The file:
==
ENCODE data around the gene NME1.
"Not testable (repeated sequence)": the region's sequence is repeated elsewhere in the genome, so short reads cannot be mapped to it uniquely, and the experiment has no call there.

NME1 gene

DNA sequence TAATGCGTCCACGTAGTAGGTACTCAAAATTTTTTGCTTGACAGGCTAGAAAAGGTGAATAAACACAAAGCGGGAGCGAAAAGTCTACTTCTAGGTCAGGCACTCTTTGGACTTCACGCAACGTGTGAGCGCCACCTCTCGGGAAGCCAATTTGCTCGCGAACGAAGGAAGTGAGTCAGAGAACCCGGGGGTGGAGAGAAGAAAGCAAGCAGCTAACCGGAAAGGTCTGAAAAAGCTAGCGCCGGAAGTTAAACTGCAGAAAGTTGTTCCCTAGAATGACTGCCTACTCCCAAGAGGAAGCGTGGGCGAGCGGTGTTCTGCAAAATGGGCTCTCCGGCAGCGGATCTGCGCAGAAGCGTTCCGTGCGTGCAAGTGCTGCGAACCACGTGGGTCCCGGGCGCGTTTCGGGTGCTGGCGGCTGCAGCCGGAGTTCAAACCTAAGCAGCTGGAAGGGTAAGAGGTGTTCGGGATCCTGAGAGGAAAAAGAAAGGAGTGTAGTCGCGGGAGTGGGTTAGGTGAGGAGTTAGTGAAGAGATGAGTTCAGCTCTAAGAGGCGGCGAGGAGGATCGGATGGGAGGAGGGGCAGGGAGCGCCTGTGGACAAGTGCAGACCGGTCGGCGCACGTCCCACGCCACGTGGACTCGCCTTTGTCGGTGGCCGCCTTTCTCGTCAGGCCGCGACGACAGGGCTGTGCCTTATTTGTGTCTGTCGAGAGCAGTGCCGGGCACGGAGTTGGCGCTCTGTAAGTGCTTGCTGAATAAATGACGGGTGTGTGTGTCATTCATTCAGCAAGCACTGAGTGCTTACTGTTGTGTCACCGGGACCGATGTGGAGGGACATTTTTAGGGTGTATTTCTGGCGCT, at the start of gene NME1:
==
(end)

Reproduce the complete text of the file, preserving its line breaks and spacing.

ENCODE data around the gene NME1.
"Not testable (repeated sequence)": the region's sequence is repeated elsewhere in the genome, so short reads cannot be mapped to it uniquely, and the experiment has no call there.

NME1 gene

DNA sequence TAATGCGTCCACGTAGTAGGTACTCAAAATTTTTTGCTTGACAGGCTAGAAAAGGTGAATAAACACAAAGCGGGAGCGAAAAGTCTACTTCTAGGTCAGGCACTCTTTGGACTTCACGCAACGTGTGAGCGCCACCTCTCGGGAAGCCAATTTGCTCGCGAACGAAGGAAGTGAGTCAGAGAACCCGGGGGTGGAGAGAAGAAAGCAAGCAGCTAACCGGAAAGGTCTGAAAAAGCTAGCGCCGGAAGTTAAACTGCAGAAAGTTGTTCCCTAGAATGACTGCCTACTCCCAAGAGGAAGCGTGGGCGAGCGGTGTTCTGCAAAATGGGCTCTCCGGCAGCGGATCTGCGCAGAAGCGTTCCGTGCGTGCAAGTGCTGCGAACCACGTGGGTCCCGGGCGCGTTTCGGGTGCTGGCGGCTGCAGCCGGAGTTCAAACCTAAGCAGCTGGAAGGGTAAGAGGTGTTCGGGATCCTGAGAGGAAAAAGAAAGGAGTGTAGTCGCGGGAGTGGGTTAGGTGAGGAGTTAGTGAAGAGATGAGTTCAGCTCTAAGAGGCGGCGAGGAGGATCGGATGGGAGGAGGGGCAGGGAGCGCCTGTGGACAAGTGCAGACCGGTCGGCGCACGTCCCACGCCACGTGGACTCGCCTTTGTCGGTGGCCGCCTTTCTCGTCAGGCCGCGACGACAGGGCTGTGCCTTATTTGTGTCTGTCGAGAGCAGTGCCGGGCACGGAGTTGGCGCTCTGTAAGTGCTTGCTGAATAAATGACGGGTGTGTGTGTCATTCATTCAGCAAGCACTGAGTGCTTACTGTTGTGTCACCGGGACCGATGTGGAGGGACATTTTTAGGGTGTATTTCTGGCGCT, at the start of gene NME1: